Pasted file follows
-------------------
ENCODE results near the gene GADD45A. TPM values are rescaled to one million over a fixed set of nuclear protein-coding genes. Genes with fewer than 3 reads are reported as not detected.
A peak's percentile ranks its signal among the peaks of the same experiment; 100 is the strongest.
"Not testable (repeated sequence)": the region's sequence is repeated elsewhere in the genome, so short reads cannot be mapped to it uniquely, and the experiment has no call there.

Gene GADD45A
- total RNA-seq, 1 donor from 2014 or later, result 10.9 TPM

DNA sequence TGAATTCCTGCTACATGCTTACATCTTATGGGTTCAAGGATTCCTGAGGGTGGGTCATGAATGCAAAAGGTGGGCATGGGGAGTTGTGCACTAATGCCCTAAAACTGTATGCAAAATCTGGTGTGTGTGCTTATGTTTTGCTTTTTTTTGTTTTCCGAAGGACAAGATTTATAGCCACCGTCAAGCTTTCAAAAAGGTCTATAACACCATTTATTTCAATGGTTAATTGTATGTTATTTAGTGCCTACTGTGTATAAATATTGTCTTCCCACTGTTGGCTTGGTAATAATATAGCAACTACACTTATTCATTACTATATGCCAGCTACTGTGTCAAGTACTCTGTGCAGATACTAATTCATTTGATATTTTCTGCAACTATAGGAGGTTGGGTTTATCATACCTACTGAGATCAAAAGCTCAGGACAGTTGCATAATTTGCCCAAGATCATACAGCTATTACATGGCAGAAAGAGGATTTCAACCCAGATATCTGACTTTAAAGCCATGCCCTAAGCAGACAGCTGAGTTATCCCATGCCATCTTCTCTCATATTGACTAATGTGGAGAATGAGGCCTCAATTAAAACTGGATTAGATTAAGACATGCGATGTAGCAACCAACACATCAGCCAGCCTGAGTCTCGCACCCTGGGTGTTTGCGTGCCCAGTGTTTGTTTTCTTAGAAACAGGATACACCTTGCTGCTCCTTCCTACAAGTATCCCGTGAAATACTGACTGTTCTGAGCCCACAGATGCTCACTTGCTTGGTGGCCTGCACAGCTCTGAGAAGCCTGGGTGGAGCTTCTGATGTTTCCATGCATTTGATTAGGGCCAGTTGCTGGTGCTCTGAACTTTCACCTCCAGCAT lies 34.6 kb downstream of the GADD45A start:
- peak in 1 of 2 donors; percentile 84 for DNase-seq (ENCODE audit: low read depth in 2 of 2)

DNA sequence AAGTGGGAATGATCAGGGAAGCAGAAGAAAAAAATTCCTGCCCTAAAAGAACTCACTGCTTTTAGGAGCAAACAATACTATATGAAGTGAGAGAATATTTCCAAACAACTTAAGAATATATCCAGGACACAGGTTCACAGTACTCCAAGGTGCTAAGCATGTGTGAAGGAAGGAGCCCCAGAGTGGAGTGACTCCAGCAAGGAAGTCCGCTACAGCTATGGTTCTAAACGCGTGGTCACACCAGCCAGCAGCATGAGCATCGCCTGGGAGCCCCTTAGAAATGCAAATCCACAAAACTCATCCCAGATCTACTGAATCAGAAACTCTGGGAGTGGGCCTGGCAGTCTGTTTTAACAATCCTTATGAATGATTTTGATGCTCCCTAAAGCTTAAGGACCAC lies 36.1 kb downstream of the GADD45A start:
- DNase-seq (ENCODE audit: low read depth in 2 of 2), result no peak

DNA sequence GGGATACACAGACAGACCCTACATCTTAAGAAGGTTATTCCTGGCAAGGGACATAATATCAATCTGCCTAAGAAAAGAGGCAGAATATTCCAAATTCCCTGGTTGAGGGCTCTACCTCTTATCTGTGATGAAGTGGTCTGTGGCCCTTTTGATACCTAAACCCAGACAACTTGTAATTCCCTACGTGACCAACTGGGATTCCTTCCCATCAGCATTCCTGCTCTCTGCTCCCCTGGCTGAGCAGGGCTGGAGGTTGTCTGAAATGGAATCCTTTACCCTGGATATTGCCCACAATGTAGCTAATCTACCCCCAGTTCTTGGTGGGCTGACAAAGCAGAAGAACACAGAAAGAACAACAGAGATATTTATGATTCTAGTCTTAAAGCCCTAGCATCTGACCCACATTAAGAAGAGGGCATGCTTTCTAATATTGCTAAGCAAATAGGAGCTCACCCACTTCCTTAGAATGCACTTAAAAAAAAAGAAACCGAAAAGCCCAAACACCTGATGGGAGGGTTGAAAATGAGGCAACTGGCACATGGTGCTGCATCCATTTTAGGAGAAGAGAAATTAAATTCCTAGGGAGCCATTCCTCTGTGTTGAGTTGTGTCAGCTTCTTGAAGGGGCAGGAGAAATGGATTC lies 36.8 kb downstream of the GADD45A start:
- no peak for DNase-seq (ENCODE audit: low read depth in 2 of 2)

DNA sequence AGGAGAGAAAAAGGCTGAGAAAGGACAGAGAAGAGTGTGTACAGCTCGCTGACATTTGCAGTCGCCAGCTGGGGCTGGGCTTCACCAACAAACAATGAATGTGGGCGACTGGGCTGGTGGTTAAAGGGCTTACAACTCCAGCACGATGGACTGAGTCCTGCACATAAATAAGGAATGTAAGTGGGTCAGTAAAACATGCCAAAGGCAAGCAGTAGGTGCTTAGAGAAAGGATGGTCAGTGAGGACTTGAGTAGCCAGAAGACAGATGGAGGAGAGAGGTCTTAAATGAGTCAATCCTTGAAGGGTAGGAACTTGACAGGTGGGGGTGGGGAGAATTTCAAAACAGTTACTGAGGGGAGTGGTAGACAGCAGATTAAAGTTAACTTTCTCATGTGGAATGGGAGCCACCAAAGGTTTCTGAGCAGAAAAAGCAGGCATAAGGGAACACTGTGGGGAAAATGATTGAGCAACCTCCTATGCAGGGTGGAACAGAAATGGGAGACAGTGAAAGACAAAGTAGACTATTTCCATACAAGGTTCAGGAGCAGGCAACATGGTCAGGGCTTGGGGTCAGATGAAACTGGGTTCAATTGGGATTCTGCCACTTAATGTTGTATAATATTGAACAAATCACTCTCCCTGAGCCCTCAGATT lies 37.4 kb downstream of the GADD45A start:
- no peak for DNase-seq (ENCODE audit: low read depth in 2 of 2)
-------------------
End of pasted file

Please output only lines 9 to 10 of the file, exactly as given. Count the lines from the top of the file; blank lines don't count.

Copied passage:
- DNase-seq (ENCODE audit: low read depth in 2 of 2), result no peak

DNA sequence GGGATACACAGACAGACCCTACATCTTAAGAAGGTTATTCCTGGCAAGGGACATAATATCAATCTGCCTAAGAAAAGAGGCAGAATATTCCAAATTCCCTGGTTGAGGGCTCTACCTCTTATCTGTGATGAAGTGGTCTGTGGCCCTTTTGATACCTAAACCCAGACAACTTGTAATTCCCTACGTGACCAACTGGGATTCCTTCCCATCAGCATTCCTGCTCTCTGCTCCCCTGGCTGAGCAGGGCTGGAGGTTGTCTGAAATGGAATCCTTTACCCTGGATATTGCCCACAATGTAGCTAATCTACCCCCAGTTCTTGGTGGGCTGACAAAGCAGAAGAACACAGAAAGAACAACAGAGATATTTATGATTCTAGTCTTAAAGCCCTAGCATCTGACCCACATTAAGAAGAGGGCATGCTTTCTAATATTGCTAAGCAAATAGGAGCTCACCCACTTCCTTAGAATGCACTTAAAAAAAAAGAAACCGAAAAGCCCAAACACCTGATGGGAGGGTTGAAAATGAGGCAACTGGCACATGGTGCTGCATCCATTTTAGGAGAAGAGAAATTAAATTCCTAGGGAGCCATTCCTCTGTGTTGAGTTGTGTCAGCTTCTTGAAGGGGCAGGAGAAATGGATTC lies 36.8 kb downstream of the GADD45A start: